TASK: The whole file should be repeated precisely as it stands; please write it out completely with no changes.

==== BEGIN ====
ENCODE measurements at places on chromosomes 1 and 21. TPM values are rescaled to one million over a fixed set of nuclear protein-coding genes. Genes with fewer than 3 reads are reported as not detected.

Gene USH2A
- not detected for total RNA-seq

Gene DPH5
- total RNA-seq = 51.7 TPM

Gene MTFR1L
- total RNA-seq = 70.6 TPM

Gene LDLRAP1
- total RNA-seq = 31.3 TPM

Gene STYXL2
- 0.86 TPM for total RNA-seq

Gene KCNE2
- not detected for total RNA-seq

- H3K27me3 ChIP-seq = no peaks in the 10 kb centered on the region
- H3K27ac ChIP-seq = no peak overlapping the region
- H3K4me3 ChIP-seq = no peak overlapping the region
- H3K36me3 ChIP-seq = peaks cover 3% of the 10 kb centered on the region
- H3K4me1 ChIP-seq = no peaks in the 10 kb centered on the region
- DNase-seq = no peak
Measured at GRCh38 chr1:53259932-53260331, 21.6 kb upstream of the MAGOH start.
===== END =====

ENCODE measurements at places on chromosomes 1 and 21. TPM values are rescaled to one million over a fixed set of nuclear protein-coding genes. Genes with fewer than 3 reads are reported as not detected.

Gene USH2A
- not detected for total RNA-seq

Gene DPH5
- total RNA-seq = 51.7 TPM

Gene MTFR1L
- total RNA-seq = 70.6 TPM

Gene LDLRAP1
- total RNA-seq = 31.3 TPM

Gene STYXL2
- 0.86 TPM for total RNA-seq

Gene KCNE2
- not detected for total RNA-seq

- H3K27me3 ChIP-seq = no peaks in the 10 kb centered on the region
- H3K27ac ChIP-seq = no peak overlapping the region
- H3K4me3 ChIP-seq = no peak overlapping the region
- H3K36me3 ChIP-seq = peaks cover 3% of the 10 kb centered on the region
- H3K4me1 ChIP-seq = no peaks in the 10 kb centered on the region
- DNase-seq = no peak
Measured at GRCh38 chr1:53259932-53260331, 21.6 kb upstream of the MAGOH start.